is, by definition, simply this: to look at someone while keeping Another in

It is only in the context of “filial respect” that an authentic obedience
is possible, one which is not only formal, a mere execution of orders, but one
which is ardent, complete, attentive, which can really bring forth the fruits
of conversion and of “new life” in him who lives it.

The promise is to the
Ordinary at the time of ordination and to his “Successors”, since the Church
always draws back from an excessive personalism
: She has at heart the person,
but not the subjectivism that detracts from the power and the beauty, both
historical and theological, which characterize the Institution of obedience
The Spirit resides also in the Institution, since it is of divine origin. The
Institution is charismatic, of its very nature, and thus to be freely bound by
it in time (the Successors) means to “remain in the truth”, to persevere in
Him, present and operative in his living body, the Church, in the beauty of the
continuity of time, of ages, which joins us enduringly to Christ and to his

Archbishop Mauro Piacenza
Secretary, Congregation for Clergy
Vatican City

Priesthood: a snapshot into the vocation

In the August-September 2009 issue of Inside the Vatican, Angela Ambrogetti interviews Archbishop Mauro Piacenza, the archbishop-secretary of the Congregation of the Clergy on the year dedicated to the priest. In the interview Archbishop Piacenza notes:

1. “Among the new generations [of priests] there is a certainly a great desire for commitment, spirituality, rigorous training, a life of ascesis and penance.
2. “…the Church does not invent its doctrine [on the priesthood] but has received it from the Lord Jesus.”
3. “Believers need to find a unique paternity in the priest. The priest’s personal virtues, then the cassock itself, are indicative of his identity, which must be recognized by everyone. His presence in all fields, especially education, is fundamental for the Church’s mission. Unless we resume our educational work, we won’t be able to accomplish our apostolic mission! The Church cannot give up the education of the young, as most society is doing. It would be like renouncing our future.”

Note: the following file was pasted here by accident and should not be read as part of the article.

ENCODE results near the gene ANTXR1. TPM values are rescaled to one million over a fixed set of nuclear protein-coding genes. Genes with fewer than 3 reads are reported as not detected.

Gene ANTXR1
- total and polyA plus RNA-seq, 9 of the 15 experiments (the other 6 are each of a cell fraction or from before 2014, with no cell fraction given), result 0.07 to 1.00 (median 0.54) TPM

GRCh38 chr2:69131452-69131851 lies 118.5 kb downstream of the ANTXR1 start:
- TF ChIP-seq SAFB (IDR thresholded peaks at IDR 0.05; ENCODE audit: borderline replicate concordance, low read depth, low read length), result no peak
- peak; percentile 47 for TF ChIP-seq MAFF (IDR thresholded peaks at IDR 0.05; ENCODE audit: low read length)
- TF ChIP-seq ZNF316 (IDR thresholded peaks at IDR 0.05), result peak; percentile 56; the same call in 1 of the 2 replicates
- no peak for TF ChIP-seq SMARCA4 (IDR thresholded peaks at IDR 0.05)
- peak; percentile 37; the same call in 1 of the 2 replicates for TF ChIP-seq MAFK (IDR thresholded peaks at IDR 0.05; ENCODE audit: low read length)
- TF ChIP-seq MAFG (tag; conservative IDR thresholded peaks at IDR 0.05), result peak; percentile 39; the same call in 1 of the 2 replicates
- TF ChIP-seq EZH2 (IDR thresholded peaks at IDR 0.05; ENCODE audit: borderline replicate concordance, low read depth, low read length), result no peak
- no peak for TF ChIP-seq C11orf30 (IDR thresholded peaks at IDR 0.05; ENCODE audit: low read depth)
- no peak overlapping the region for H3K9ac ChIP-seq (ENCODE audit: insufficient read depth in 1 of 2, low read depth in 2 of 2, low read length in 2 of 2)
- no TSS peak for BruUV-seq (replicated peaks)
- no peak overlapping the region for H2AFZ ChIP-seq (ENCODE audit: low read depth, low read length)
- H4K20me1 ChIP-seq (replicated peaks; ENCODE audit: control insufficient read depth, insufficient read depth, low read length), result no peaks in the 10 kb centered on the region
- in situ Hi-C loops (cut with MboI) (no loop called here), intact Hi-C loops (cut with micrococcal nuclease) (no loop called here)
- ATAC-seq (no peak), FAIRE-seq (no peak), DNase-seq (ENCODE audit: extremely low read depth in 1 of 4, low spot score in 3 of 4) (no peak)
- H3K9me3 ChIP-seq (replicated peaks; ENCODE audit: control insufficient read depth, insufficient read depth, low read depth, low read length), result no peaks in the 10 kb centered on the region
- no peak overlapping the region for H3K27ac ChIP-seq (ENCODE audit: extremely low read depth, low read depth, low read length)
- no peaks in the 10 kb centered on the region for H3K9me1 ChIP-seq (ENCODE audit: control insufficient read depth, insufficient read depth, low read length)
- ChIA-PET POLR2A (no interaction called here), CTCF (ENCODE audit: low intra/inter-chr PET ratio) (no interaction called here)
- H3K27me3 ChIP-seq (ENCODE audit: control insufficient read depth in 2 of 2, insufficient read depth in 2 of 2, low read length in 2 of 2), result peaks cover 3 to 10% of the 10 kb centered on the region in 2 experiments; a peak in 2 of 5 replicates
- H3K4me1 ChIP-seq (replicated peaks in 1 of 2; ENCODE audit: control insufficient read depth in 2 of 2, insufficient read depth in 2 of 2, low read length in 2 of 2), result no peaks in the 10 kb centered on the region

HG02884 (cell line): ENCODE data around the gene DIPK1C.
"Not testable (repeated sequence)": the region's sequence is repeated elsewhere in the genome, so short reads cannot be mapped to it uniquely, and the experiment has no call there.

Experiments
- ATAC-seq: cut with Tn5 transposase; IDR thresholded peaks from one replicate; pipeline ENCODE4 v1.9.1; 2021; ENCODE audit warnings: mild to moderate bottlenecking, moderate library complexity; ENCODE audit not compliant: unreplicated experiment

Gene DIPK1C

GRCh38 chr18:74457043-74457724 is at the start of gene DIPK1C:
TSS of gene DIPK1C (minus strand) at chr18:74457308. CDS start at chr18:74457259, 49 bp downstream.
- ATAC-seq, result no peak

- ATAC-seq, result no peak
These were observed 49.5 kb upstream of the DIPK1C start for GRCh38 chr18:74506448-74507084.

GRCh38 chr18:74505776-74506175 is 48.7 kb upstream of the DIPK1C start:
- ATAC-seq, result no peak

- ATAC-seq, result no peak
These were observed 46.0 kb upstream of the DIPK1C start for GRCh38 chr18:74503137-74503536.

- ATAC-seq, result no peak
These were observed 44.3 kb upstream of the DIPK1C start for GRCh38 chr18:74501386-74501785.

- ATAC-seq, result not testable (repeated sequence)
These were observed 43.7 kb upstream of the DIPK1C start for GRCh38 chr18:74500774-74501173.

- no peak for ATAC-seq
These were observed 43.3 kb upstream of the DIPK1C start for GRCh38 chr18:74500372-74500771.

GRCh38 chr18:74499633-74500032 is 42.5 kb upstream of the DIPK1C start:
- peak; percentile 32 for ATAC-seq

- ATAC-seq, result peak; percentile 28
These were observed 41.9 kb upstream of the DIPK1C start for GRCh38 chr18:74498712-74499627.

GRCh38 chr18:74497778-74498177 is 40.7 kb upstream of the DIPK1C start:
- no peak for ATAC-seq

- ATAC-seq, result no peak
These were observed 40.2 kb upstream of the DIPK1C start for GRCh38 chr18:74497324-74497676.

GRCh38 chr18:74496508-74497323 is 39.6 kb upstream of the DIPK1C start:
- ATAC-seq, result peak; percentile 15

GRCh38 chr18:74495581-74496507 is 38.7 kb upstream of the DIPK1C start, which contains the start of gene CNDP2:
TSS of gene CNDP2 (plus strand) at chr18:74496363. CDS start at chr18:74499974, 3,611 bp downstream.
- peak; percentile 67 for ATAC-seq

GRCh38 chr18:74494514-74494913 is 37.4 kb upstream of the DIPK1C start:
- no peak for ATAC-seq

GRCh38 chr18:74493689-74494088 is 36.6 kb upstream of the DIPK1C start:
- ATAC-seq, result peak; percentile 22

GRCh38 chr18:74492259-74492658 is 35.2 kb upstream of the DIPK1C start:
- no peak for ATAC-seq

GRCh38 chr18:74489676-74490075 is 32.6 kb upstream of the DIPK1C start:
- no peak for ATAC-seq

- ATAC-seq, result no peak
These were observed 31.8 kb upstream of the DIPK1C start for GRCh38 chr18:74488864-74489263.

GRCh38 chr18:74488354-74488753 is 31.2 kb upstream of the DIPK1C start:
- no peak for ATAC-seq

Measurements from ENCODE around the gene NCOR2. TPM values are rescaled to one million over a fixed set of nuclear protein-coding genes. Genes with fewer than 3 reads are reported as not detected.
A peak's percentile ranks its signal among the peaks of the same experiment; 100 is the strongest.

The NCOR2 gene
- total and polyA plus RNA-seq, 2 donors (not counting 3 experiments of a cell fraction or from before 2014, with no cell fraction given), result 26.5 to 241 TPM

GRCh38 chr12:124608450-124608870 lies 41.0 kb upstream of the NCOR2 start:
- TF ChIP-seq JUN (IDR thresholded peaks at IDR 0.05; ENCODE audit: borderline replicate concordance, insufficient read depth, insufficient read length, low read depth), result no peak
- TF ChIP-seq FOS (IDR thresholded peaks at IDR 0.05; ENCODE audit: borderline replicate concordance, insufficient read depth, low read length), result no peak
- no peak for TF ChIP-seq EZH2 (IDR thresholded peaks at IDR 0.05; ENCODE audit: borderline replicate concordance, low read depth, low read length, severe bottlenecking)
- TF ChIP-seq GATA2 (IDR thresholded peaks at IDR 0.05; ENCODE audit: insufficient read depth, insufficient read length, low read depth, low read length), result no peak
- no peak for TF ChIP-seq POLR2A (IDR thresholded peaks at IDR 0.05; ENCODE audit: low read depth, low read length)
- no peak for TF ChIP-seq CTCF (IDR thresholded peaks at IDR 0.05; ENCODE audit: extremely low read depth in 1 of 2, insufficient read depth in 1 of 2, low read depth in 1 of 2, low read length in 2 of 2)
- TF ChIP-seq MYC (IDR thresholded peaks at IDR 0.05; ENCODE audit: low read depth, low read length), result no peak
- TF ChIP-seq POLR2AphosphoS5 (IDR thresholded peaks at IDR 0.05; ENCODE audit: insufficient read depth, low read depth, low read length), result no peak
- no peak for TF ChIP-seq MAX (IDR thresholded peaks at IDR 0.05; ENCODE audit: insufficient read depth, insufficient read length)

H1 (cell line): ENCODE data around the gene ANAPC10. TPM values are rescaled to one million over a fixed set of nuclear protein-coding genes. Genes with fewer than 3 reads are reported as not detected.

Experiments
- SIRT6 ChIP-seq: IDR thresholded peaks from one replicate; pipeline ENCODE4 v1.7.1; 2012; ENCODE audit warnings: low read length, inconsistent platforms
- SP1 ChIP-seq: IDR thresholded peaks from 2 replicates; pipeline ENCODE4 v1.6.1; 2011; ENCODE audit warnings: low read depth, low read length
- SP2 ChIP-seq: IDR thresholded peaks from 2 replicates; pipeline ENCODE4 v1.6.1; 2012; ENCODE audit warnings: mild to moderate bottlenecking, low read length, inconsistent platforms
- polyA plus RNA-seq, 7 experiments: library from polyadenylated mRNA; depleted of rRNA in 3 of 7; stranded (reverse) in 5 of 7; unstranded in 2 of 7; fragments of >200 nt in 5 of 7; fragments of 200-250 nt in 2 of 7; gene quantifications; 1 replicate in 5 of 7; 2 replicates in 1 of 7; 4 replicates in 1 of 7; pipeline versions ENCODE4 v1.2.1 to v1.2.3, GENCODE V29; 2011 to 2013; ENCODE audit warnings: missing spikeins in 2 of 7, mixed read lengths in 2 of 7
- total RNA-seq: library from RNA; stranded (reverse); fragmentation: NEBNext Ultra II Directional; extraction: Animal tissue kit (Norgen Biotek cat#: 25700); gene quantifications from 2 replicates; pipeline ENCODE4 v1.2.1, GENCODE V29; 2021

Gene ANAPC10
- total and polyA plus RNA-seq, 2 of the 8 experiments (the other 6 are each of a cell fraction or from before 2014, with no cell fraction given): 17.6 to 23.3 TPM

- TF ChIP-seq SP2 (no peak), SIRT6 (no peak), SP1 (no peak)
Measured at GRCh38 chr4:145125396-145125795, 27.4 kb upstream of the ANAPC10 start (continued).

4. “The Lord Jesus gave Himself completely to man. Everything and forever are in the logic of Christian love. This complete devotion requires order and disciple. The rule of prayer, for example, must be observed. Should it fall into disuse, for any reason, it must be restored immediately. The same importance must be attached to daily rest, to a wholesome diet and to holidays, which are for the priest, time of the spirit.”
5. “The priest plays a decisive and irreplaceable role in the liturgy. He is not just an organizer of prayers and celebrations, as he is sometimes thought to be! In the liturgy, the priest stands for Christ Himself. In his offering to God, he repeats Christ’s words and gestures with effectiveness. The thing which the priest really needs in the celebration of the liturgy is prayer. The risk of triviality, superficiality and secularization can be avoided through the education of the priest and the people of God. If we all think of ourselves as being in the presence of the Lord, the liturgy will look quite different to us, along with our faith.”

About the author

Paul A. Zalonski is from New Haven, CT. He is a member of the Fraternity of Communion and Liberation, a Catholic ecclesial movement, and an Oblate of Saint Benedict. Contact Paul at paulzalonski[at]yahoo.com.